Like from the latin word intellegere = recognize, we would like to recognize from imaging how molecular biology in cells is unfolded. To interrogate genomic expression, single cell sequencing is currently the action of choice, while for 3D fluorescence, novel light sheet microscopy offers unprecedent imaging speed at lowest phototoxicity. We use these technologies in conjunction to explore the phenotype-genotype domain space and ultimately model different gene expression of patient organoids by imaging only. To correlate these big data matrices, deep learning classification became indispensable and finally drive our understanding in different aspects of therapy research and precision medicine at the Charité/ BIH.
MCF10A breast spheroids, actin (red) and nuclei (green) staining
We engineered single cell as well as nuclei RNA/ATAC sequencing libraries from different tissues derived from patients material directly or from their derived organoids. Here, we specialized on protocols for lung and pancreas biopsies adapted to high autolytic properties after tissue resection. Beside these wet lab challenges, the intelligent imaging group studies mophological-cellular features correlating with the different gene expression profiles. Ideally, assuming a sufficient collection size that a phenotypic picture of tissues or organoids holistically inform us about the genetic makeup. In essence, we are employing single cell sequencing to understand different disease entities (cancer) on cellular scale.
UMAP clustering example of high-dimensional single cell sequencing data
Christian Conrad graduated in Biology at the University Freiburg and received PhD in Bioinformatics at the University Heidelberg. In 2018, he moved to the Charité/BIH where he was appointed as Professor for Intelligent Imaging.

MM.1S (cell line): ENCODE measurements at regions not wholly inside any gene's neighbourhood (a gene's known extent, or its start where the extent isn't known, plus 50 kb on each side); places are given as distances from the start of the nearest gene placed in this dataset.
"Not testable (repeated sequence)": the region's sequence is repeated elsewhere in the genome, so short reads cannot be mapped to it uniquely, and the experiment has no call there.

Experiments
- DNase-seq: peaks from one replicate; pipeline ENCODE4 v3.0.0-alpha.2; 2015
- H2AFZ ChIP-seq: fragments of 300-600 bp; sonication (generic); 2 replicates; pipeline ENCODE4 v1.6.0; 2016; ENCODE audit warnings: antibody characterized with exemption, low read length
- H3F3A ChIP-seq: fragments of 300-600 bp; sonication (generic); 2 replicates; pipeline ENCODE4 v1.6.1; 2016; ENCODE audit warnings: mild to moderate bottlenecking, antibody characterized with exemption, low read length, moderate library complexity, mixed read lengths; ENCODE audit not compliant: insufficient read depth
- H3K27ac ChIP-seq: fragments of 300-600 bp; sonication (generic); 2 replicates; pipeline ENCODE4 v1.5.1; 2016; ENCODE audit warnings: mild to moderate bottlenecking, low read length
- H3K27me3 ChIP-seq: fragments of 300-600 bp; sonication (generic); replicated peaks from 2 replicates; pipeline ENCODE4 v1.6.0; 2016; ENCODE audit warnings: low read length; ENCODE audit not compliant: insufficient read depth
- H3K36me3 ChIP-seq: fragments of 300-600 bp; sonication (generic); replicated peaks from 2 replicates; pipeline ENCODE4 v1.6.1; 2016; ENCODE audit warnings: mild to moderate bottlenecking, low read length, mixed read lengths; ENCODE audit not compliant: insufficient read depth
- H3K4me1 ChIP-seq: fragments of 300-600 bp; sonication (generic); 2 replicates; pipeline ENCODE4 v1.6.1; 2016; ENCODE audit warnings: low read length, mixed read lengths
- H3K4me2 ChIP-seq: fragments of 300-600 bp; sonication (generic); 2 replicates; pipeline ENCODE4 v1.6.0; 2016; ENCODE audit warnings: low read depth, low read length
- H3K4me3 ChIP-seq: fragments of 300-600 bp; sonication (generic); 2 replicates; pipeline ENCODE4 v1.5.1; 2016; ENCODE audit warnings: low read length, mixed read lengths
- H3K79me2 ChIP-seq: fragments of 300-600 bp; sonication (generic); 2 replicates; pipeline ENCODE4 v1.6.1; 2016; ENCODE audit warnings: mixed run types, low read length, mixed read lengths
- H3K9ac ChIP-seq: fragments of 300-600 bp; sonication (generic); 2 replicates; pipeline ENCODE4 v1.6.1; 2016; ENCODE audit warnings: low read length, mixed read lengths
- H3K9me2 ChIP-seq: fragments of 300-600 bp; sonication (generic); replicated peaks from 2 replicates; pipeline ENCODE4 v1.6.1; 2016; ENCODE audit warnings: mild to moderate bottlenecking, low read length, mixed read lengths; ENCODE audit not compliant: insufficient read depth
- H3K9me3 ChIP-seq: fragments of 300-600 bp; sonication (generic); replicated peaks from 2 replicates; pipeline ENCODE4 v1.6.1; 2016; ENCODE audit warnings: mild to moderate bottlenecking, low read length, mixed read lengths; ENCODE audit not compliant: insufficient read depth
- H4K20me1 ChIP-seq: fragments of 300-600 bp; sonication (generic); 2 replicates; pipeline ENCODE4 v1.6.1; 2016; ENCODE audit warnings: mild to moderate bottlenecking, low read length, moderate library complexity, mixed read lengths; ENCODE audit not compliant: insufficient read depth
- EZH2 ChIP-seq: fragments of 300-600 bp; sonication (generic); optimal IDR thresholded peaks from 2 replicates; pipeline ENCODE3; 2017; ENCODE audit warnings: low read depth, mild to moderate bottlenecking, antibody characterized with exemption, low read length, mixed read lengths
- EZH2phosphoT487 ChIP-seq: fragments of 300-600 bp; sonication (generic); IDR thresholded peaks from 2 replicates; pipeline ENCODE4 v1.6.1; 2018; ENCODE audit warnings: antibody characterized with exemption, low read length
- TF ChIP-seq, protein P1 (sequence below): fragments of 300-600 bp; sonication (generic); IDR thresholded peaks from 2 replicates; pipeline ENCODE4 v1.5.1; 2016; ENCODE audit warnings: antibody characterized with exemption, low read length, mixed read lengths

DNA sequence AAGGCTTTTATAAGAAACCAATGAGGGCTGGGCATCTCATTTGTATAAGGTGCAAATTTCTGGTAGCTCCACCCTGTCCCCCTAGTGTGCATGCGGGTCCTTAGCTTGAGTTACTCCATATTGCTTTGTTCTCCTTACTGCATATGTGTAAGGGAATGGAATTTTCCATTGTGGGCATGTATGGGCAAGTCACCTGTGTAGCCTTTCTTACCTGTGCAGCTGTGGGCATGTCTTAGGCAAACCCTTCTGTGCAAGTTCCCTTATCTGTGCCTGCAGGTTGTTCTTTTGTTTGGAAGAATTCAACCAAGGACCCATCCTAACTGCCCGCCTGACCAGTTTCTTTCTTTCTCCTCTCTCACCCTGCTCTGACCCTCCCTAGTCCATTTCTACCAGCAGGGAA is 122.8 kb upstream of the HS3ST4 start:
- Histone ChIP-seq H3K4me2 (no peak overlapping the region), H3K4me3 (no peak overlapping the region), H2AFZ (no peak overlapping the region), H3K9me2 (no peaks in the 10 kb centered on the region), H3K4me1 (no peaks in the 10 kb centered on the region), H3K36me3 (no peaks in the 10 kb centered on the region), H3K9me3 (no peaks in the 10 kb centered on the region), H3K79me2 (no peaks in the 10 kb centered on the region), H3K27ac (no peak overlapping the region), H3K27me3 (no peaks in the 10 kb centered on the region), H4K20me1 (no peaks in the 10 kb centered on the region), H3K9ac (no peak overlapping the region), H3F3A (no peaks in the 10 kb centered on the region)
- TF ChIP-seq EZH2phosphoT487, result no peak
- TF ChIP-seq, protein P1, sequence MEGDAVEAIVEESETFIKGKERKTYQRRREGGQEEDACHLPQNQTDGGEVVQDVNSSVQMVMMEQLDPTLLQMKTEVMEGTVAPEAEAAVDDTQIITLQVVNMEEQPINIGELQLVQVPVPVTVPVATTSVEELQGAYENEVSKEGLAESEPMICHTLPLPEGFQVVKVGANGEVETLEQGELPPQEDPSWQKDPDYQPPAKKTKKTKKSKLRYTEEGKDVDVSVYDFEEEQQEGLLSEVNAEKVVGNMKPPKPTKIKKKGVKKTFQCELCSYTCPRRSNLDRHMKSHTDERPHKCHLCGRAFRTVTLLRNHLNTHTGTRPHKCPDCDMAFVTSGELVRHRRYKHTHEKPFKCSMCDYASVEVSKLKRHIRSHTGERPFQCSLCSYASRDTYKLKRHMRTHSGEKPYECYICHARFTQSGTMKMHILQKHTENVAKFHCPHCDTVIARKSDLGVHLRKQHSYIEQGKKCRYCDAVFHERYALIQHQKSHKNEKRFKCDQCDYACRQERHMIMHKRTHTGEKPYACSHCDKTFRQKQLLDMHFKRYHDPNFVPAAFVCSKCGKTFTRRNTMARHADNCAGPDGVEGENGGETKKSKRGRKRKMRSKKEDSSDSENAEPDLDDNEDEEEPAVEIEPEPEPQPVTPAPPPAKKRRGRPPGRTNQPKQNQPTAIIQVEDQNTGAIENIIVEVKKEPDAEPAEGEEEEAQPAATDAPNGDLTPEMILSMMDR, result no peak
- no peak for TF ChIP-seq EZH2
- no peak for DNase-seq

Prof. Dr. Christian Conrad
Group leader at BIH Center for Digital Health
Tirier, S. M., Park, J., Preusser, F., Amrhein, L., Gu, Z., Steiger, S., Mallm, J. P., Krieger, T., Waschow, M., Eismann, B., Gut, M., Gut, I. G., Rippe, K., Schlesner, M., Theis, F., Fuchs, C., Ball, C. R., Glimm, H., Eils, R. & Conrad, C.§ (2019). Pheno-seq - linking visual features and gene expression in 3D cell culture systems. Scientific Reports, 9(1), 12367. doi: 10.1038/s41598-019-48771-4
Jabs, J., Zickgraf, F. M., Park, J., Wagner, S., Jiang, X., Jechow, K., Kleinheinz, K., Toprak, U. H., Schneider, M. A., Meister, M., Spaich, S., Sütterlin, M., Schlesner, M., Trumpp, A., Sprick, M., Eils, R.§ & Conrad, C.§ (2017). Screening drug effects in patient-derived cancer cells links organoid responses to genome alterations. Molecular Systems Biology, 13(11):955. doi: 10.15252/msb.20177697
Wachsmuth, M., Conrad, C., Bulkescher, J., Koch, B., Mahen, R., Isokane R., Pepperkok, R.§ & Ellenberg, J.§ (2015). High-throughput fluorescence correlation spectroscopy enables analysis of proteome dynamics in living cells. Nature Biotechnology, 33(4), 384-389, doi: 10.1038/nbt.3146
Conrad, C., Wünsche, A., Tan, T. H., Bulkescher, J., Sieckmann, F., Verissimo, F., Edelstein, A., Walter, T., Liebel, U., Pepperkok, R.§ & Ellenberg, J.§ (2011) Micropilot: automation of fluorescence microscopy-based imaging for systems biology. Nature Methods, 8(3), 246–249, doi: 10.1038/nmeth.1558
Conrad, C.*, Erfle, H.*, Warnat, P., Daigle, N., Lorch, T., Ellenberg, J., Pepperkok, R. & Eils, R.§ (2004). Automatic identification of subcellular phenotypes on human cell arrays. Genome Research, 14(6), 1130-1136. doi: 10.1101/gr.2383804
*these authors contributed equally
Robert Lorenz Chua
Dr. Sören Lukassen
Foo Wei Ten
Dr. Christian Conrad
Dr. Luca Tosti
Dr. Teresa Gabriela Krieger
Dr. Agata Rakszewska